When you decide to build leverage into your business with administrative staff, outside and inside sales agents, marketing and technology, you have to have a model to follow. This is the first, and almost the most important, decision you’ll make—especially when you’re starting out. Agent compensation models are the number one thing that is wrong with most real estate teams. Here are the key things to consider when it comes to agent compensation and your gross margin.
Don't Forget About Growth
When deciding how to compensate agents, don’t forget your ultimate goal is to step out of your business, and that means you have to expand. If you build your agent compensation model with growth in mind, the process will be much easier. When you’re just starting out, and you don’t have much production, low splits may not even seem possible. The right compensation model, and agents who are willing to work within your value proposition, are what let you scale appropriately. Most brokers don’t have very good profit margins, and you don’t want to fall into that category.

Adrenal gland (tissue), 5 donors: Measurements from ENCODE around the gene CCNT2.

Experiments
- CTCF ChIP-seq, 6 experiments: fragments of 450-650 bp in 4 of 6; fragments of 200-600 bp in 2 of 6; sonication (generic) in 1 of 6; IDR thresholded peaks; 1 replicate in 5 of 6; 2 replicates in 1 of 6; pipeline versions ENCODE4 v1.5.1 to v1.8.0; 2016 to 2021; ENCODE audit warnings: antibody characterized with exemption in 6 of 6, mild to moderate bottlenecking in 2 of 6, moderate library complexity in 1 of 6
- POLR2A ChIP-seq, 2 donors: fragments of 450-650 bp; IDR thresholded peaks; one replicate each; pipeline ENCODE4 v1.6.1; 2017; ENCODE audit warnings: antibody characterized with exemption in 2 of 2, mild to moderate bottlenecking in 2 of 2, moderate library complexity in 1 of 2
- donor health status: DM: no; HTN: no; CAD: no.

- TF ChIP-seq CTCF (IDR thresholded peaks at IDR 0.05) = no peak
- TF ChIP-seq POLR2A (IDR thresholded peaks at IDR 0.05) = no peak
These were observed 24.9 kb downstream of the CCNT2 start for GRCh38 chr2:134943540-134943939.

What Gross Margin Do You Need?
A good target is a buyer business gross margin of 55-60% and a listing business gross margin of 75-80%. You’re keeping a fair amount in those scenarios, with the rest paid to agents. Your overall gross margin will then be 65-70%. To achieve this, review your financial information every month with an eye out for anything that doesn’t look right. Set a time for your review, and commit to always keep that appointment with yourself.
Distinguishing Between Pay and Percentage
Whatever you think your buyer agents are worth is what you should design your splits around. If you’re providing the means and opportunity for your agents, they can make the kind of money they want, even if you’re paying lower splits. This approach is not intended to pay agents less, but rather a lower percentage that tightens up your model.